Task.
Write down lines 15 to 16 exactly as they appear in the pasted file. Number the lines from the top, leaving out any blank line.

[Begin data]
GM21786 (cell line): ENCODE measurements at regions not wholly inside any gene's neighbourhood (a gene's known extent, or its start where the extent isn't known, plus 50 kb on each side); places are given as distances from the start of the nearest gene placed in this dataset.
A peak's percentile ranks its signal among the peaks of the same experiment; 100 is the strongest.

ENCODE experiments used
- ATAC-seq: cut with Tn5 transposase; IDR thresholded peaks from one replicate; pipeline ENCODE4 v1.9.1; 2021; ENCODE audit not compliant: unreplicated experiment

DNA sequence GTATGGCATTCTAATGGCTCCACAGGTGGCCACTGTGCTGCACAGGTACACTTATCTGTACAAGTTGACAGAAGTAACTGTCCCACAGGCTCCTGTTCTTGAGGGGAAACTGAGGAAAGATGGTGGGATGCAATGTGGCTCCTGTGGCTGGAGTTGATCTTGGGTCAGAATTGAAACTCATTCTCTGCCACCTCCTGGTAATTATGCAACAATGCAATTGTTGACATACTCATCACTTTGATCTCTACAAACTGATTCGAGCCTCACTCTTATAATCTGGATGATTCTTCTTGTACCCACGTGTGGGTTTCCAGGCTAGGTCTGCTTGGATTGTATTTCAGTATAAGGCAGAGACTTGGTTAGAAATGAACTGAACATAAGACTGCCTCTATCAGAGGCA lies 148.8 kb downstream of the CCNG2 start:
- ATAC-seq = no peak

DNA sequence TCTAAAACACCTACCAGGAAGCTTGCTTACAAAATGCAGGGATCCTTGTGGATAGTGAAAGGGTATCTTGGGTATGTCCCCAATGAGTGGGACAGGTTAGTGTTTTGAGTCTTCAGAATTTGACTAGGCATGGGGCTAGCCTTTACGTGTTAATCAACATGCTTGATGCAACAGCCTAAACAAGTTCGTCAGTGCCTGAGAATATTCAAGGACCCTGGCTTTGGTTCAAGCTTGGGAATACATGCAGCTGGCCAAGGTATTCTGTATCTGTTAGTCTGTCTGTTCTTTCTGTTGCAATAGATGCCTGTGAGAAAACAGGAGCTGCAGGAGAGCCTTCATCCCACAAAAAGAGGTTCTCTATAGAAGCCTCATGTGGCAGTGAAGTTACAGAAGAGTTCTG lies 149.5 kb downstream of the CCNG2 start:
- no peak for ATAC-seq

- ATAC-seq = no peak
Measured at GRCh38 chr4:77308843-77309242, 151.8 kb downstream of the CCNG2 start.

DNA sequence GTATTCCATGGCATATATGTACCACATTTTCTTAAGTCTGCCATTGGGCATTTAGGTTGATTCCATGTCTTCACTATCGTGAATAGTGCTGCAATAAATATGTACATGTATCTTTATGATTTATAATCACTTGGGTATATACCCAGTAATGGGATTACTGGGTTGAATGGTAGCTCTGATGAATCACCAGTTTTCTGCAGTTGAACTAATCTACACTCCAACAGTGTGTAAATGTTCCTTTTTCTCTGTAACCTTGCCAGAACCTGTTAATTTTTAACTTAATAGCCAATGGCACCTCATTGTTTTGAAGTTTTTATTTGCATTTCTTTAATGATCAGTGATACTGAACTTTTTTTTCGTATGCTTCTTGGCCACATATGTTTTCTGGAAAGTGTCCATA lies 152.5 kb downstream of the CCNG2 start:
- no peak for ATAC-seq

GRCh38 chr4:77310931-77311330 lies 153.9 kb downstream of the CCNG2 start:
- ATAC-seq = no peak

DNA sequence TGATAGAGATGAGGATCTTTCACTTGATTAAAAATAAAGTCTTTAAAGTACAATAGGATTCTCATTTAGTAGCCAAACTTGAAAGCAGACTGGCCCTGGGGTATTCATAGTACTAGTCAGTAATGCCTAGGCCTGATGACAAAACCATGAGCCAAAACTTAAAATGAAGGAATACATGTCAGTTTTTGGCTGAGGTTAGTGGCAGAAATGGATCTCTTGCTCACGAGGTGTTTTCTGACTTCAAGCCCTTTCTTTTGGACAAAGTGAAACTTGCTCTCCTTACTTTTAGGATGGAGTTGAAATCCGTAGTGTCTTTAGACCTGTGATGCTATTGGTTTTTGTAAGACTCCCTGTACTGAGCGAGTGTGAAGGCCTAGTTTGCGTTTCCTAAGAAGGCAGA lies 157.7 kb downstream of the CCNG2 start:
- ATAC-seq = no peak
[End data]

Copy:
DNA sequence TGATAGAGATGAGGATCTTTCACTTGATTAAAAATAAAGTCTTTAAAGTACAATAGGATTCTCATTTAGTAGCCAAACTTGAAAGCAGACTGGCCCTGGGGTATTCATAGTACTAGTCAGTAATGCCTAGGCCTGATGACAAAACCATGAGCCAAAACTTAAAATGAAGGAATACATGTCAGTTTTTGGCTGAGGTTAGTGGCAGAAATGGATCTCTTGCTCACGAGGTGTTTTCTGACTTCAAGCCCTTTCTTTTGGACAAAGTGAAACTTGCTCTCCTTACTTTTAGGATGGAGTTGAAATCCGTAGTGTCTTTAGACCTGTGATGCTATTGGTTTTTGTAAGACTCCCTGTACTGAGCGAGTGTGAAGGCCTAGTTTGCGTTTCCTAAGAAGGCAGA lies 157.7 kb downstream of the CCNG2 start:
- ATAC-seq = no peak